While millions of people are staying home to flatten the curve of coronavirus infections, healthcare professionals — the frontline workers of this crisis — are asked to go to work and protect their communities.
And while it’s always been important to practice healthy habits in this line of work, it’s more essential than ever to implement — and continue to build — those habits in the midst of global pandemic. Whether you’re a home health aide, social worker, community health worker, nurse, or physician, building healthy habits around sleep, movement, nutrition, and hydration will help you mitigate stress, avoid burnout and meaningfully recharge while you navigate this crisis on the front lines.
Healthy eating, for example, can help reduce depression and anxiety amongst first responders, according to a paper in the Journal of Emergency Medical Services. And research from the University of Tübingen in Germany found that sleep helps our immune system recover, which is essential for healthcare workers who are exposed to diseases and infections daily.
If your health routines could use a little reboot, take comfort in the knowledge that building new healthy habits is simpler than you may think. In fact, behavior science, including research published in the British Journal of General Practice and Psychology, Health, & Medicine, tells us the most successful habits start with incredibly small steps. Here are three Microsteps — small, science-backed actions you can start taking immediately to build habits that significantly improve your life — that will help you reset and recharge:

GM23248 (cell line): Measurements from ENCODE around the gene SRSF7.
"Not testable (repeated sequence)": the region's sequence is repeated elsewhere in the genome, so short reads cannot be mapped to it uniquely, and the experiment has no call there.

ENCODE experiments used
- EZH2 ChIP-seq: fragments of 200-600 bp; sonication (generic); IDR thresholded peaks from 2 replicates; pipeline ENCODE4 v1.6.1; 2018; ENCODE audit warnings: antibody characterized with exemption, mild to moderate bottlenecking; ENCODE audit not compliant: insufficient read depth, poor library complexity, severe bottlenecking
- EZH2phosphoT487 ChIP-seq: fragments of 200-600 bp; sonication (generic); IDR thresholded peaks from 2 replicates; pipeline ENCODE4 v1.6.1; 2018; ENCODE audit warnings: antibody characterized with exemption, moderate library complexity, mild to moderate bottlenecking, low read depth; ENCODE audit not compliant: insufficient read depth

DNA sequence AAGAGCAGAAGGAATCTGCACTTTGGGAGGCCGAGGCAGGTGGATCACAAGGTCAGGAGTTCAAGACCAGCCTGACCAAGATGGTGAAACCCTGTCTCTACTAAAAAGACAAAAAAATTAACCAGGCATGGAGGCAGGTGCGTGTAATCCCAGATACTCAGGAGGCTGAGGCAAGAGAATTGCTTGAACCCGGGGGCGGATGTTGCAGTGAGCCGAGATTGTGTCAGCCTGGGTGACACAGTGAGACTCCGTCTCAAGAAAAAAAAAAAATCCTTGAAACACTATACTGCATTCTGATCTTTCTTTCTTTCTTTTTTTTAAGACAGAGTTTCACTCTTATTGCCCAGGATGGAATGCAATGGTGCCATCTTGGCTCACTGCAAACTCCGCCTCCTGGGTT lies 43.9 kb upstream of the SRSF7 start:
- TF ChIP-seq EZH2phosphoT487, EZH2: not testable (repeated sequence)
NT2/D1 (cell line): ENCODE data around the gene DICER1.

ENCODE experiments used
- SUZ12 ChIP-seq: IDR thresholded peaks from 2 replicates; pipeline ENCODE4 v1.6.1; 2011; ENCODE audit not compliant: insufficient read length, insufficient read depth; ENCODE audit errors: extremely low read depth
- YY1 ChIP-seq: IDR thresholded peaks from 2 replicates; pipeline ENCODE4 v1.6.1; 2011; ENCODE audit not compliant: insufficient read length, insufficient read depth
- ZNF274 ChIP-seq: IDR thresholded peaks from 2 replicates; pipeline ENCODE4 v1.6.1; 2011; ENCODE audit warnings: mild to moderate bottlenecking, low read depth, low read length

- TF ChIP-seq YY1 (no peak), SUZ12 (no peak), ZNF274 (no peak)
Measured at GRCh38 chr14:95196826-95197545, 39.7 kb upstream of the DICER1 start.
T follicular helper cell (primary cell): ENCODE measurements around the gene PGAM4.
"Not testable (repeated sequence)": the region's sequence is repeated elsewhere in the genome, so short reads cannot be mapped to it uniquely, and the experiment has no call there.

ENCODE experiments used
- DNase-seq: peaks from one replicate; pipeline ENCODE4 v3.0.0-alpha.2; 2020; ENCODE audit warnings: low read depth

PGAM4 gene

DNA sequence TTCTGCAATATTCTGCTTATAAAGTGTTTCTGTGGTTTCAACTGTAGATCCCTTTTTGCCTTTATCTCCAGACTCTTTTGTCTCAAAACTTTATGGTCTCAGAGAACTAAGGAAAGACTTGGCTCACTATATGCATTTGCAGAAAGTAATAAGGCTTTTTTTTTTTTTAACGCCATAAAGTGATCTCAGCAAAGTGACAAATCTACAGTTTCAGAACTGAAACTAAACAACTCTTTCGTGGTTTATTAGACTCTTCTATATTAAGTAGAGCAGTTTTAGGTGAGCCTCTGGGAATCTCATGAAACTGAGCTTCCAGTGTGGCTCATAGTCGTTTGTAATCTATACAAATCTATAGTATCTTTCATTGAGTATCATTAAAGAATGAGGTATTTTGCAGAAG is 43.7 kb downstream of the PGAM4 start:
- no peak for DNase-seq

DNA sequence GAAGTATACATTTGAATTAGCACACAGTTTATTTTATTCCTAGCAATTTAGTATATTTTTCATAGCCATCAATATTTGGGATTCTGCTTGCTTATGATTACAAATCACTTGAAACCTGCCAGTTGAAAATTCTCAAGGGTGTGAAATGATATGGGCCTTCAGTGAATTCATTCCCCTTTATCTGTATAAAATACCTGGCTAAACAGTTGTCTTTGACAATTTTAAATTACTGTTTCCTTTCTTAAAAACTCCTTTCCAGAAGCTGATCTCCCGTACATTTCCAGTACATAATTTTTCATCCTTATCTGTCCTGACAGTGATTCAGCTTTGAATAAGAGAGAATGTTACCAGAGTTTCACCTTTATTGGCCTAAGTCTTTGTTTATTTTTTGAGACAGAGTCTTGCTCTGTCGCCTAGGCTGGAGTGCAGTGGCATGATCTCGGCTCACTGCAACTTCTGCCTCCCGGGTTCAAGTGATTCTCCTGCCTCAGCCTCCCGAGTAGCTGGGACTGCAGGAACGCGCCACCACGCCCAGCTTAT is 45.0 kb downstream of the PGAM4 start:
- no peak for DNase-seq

Take a one-minute stretch break whenever you can throughout the day.
You’re already moving a lot during the day and coping with a heavy physical load, but make sure to integrate brief stretch breaks to support your body. Stand up, change positions, stretch — anything to get your blood flowing. You can even lead your fellow workmates in a quick stretch in the break room.
Keep a water bottle at your station or in the break room. You’ll avoid the temptation of soda and other sugary drinks. Plus, refilling your bottle throughout the day will provide you with much-needed micro-moments of rejuvenation.
Take a short nap, or close your eyes for a few minutes, if you worked an overnight shift or didn’t get the sleep you need. Resting and recharging for five or 10 minutes will boost your energy to be there for your next patients.
With additional reporting from Mallory Stratton.